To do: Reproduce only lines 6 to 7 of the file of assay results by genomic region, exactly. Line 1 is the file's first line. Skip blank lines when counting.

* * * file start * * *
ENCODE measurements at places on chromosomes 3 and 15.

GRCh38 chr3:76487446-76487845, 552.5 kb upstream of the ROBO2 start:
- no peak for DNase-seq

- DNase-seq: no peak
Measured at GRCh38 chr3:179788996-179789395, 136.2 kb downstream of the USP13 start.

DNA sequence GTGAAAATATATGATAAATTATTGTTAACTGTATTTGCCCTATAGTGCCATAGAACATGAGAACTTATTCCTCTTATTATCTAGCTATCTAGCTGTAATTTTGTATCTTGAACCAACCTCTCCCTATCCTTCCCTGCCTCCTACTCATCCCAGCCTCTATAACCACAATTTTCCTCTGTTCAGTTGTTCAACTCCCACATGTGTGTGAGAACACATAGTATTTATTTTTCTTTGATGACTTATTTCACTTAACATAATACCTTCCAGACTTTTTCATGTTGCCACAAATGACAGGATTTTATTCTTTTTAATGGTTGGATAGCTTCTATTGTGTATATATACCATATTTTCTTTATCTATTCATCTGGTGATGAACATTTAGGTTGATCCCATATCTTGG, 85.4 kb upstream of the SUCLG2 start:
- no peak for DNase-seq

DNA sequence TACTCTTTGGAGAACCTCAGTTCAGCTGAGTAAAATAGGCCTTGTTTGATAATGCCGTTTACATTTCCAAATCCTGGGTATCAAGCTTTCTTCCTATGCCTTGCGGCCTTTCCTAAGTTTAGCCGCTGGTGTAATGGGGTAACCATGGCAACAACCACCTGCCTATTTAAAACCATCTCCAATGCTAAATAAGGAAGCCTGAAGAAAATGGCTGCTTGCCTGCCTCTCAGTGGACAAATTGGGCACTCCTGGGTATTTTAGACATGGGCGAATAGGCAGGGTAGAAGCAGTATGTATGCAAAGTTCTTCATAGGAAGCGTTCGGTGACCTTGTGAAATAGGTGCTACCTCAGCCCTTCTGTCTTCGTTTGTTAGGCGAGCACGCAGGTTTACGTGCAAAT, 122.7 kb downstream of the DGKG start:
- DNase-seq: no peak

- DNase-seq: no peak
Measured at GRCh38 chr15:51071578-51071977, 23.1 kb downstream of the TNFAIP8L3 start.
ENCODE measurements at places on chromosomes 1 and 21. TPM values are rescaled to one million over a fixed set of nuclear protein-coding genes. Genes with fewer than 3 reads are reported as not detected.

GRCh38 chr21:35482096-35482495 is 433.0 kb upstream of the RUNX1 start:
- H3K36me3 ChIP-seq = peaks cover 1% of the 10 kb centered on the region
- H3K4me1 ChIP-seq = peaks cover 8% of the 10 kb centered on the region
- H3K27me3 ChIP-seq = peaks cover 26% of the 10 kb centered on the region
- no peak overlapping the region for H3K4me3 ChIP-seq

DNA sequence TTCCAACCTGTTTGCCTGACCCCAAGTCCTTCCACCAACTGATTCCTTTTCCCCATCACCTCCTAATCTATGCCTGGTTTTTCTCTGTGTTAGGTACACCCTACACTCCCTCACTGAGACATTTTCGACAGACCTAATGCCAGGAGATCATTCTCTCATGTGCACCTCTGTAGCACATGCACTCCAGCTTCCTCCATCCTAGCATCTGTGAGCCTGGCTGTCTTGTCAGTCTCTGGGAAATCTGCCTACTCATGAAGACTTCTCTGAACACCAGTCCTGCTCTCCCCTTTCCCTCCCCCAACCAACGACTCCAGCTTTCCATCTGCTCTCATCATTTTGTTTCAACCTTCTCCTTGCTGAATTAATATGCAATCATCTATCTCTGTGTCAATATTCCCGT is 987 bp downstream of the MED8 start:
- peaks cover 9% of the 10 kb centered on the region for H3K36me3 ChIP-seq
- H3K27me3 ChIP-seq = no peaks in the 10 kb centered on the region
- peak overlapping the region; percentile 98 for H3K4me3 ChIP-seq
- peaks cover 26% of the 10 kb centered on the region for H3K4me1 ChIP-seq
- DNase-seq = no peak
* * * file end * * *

DNA sequence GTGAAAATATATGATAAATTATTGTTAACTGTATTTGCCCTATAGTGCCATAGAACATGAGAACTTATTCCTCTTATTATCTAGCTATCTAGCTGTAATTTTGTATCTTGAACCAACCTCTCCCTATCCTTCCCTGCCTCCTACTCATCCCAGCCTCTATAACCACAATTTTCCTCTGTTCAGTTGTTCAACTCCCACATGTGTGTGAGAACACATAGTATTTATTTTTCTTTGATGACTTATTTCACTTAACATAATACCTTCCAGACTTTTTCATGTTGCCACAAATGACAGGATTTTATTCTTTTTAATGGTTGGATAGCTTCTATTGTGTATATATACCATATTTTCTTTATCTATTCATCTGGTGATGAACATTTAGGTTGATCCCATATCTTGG, 85.4 kb upstream of the SUCLG2 start:
- no peak for DNase-seq